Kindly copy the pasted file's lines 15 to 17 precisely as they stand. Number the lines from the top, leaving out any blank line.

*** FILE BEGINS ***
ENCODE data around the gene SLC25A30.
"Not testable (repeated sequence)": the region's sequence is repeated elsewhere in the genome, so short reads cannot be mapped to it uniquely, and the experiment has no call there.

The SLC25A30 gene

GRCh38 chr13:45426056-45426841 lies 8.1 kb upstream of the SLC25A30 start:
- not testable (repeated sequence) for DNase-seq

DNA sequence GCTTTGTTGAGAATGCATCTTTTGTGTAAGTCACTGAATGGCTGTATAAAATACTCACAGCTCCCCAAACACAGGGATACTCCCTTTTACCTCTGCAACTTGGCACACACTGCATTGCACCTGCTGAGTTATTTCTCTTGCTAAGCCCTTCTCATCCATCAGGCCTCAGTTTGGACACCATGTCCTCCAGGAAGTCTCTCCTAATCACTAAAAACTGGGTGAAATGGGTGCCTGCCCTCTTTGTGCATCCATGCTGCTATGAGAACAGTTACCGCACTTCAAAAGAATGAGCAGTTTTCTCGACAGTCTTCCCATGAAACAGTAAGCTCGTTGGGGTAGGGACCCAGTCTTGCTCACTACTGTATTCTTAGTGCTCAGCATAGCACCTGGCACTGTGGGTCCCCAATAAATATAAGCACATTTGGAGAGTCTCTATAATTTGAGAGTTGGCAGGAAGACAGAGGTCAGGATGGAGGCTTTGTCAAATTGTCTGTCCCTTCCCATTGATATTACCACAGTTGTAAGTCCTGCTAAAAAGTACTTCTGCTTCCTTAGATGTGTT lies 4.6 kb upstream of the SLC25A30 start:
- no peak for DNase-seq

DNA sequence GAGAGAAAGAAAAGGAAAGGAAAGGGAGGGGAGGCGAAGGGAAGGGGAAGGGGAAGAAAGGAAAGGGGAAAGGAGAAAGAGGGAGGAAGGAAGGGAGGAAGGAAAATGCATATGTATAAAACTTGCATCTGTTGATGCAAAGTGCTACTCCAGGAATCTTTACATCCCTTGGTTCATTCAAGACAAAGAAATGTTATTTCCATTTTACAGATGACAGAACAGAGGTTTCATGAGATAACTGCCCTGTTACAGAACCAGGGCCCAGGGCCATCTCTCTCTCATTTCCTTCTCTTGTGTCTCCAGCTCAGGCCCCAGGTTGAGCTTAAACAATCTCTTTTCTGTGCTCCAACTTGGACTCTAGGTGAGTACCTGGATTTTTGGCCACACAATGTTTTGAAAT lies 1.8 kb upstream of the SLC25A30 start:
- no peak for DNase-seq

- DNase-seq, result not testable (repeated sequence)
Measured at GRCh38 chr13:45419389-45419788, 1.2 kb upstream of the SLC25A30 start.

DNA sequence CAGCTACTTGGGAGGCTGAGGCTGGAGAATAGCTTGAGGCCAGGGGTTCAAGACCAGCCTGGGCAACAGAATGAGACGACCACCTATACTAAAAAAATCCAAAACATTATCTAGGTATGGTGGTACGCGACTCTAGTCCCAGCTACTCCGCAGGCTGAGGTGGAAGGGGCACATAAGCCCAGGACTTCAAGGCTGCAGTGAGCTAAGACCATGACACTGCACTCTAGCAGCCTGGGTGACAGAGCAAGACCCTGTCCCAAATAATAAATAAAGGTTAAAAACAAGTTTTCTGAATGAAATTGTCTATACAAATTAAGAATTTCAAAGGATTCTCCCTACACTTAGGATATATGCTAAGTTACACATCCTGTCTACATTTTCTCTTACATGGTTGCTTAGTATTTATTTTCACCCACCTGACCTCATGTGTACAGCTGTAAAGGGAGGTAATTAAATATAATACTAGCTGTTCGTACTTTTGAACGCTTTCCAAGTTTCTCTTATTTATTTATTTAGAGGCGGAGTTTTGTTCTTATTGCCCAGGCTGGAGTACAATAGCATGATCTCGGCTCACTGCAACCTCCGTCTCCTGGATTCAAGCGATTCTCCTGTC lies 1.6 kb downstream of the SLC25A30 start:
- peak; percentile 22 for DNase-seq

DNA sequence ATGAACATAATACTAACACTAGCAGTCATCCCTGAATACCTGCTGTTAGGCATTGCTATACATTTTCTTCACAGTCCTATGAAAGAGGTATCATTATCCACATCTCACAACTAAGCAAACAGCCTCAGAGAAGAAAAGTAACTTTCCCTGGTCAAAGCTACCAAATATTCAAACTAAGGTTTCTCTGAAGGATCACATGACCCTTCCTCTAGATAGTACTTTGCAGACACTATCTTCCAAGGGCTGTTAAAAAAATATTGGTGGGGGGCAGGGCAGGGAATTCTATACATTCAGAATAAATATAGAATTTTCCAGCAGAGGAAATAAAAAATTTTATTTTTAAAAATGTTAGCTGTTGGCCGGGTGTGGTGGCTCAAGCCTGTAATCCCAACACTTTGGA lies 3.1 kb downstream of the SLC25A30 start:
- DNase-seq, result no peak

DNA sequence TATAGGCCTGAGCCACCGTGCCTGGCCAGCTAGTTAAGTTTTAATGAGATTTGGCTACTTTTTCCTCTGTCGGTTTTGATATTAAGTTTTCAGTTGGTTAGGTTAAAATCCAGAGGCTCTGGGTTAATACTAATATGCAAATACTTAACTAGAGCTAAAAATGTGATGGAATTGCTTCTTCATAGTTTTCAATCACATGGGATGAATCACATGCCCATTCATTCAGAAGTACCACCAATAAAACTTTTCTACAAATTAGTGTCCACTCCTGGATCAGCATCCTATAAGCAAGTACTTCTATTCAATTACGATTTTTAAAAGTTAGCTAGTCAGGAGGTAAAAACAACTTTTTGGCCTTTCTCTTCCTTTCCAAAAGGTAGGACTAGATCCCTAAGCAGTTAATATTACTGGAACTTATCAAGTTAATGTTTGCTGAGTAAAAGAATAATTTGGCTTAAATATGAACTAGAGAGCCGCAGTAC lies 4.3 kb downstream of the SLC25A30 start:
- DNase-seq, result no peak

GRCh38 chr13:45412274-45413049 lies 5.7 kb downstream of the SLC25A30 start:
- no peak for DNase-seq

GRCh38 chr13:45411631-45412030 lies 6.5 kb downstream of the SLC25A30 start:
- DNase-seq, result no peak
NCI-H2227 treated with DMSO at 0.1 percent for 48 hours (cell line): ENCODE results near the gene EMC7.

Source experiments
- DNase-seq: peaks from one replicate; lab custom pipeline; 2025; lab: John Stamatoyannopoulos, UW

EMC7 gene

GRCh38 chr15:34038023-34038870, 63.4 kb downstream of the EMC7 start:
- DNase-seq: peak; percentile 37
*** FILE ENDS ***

- DNase-seq, result no peak

DNA sequence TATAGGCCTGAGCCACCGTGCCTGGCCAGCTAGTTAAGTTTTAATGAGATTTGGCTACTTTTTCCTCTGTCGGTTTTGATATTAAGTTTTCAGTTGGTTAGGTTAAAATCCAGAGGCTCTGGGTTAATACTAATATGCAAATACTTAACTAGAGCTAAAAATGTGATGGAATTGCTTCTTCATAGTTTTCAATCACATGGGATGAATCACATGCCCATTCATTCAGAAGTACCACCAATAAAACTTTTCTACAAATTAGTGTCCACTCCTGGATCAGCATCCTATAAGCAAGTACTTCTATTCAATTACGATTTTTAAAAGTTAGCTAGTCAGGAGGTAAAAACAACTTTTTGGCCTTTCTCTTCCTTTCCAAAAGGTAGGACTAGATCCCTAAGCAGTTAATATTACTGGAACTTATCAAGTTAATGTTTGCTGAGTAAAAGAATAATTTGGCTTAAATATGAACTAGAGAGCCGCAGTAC lies 4.3 kb downstream of the SLC25A30 start:
- DNase-seq, result no peak